Note: This article has been moved to our documentation so it can be more easily updated. We recommend using the Azure installation documentation.
GitLab is a scalable, self-hosted Git repository "ecosystem". It is available as a free Community Edition and as a subscription-based Enterprise Edition. If you want to host your own full-featured source control system, under your control, then you should consider GitLab. Spinning up your own instance can be done in just a few hours using the Omnibus packages.
But what if you don't want to invest that much time to see if GitLab is for you? Does Linux scare you? Do you want to try GitLab quickly without a big up-front investment? Need someone else to handle your GitLab administration? Microsoft Azure may be the answer.
Note: we assume you are familiar with GitLab and you wish to have your own GitLab instance on-premises, working in a Virtual Machine.
What's in this tutorial?
- GitLab on Azure
- Getting started
- Working with Azure
- Create new VM
- Connecting to GitLab
- Creating your first GitLab project
- Maintaining your GitLab instance
- About guest author
GitLab on Azure
Azure is Microsoft's business cloud and GitLab is a pre-configured offering on the Azure Marketplace. Hopefully you aren't surprised to hear that Microsoft and Azure have embraced open source software like Ubuntu, Red Hat Enterprise Linux, and GitLab. You can now spin up a pre-configured GitLab VM in just a few clicks. Let's get started.
First you need an account on Azure. There are three ways to do this:
- If your company (or you) already has an account then you are ready to go!
- You can open an Azure account for free. You get credits you can use to try out paid Azure services, and even after you've used them you can still keep the account and use the free Azure services. Your credit card won't be charged, unless you decide to pay-as-you-go. This is a great way to try out Azure and cloud computing.
- If you have an MSDN subscription you can activate your Azure subscriber benefits. Your MSDN subscription gives you recurring Azure credits every month. Why not put those credits to use and try out GitLab!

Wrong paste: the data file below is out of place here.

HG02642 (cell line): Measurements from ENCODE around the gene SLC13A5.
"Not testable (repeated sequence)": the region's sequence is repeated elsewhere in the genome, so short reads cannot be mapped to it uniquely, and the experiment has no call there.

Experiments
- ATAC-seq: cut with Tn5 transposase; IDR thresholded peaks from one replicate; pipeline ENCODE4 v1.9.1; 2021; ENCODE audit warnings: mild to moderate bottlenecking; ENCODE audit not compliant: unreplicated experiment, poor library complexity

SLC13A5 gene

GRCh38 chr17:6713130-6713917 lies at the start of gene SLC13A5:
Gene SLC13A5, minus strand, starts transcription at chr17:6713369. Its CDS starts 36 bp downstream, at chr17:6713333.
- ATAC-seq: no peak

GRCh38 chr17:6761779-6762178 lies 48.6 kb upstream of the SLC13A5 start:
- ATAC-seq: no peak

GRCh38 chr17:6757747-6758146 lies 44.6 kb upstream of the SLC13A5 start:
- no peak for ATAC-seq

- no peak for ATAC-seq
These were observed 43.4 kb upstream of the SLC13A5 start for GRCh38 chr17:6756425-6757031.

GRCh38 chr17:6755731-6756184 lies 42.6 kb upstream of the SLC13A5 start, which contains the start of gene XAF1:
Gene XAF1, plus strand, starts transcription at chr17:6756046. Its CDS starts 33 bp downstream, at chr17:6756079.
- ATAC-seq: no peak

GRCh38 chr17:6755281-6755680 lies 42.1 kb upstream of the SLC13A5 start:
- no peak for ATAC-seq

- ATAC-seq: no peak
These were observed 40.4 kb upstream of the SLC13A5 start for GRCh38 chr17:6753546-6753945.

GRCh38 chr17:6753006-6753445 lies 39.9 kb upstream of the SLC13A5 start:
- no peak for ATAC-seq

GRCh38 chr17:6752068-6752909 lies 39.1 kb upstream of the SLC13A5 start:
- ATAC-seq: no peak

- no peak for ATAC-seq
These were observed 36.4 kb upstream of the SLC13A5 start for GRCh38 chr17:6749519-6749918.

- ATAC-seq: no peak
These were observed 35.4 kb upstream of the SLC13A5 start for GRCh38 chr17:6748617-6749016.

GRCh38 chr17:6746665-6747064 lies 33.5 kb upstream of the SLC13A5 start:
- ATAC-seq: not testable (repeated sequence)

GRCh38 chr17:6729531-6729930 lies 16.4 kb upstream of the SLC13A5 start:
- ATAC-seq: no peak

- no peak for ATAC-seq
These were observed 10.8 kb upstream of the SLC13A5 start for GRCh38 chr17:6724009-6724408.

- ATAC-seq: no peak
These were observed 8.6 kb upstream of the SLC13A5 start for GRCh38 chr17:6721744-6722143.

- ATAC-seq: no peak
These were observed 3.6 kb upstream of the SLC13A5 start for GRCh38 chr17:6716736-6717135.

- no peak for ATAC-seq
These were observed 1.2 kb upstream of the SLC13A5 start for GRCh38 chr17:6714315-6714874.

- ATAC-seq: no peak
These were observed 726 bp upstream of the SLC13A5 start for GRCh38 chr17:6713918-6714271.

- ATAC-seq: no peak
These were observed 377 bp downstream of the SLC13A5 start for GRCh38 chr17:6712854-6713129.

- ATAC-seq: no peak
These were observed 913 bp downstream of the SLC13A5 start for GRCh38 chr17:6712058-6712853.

Working with Azure
Now that you have an account we can get started. When you log in to Azure using portal.azure.com you will see the Dashboard which gives you a quick overview of Azure resources:
From the Dashboard you can build VMs, create SQL Databases, author websites, and perform lots of other cloud tasks. Today we want to try GitLab which is part of the Azure Marketplace. The Marketplace is an online store for pre-configured applications and services optimized for the cloud by software vendors like GitLab. Click on the + New icon and in the search box type "GitLab":
Create new VM
Azure Marketplace offerings are always changing but let's click "GitLab Community Edition". GitLab CE is freely available under the MIT Expat License. A new "blade" window will pop-out, where you can read about the offering.
Click "Create" and you will be presented with the "Create virtual machine" blade.
The first thing we need to configure are the basic settings of the underlying Ubuntu 14.04.4 VM. On the screenshot below, I set the hostname to "GitLab-CE" and I chose Password authentication to keep things simple. This is the password that we will use later to SSH into the VM, so make sure it's a strong password/passphrase. Alternatively you can choose to paste your SSH public key so that you don't type your password every time. A "Resource group" is a way to group related resources together for easier administration. I named mine "GitLab-CE-Azure", but your resource group can have the same name as your VM. Click OK when ready.
The next screen reviews the Pricing Tiers, which are the VM sizes. I chose a "D1 Standard" VM, which meets the minimum system requirements to run a small GitLab environment. When ready click 'Select'.
By default, only the recommended tiers are shown. To choose a larger one click on 'View all'.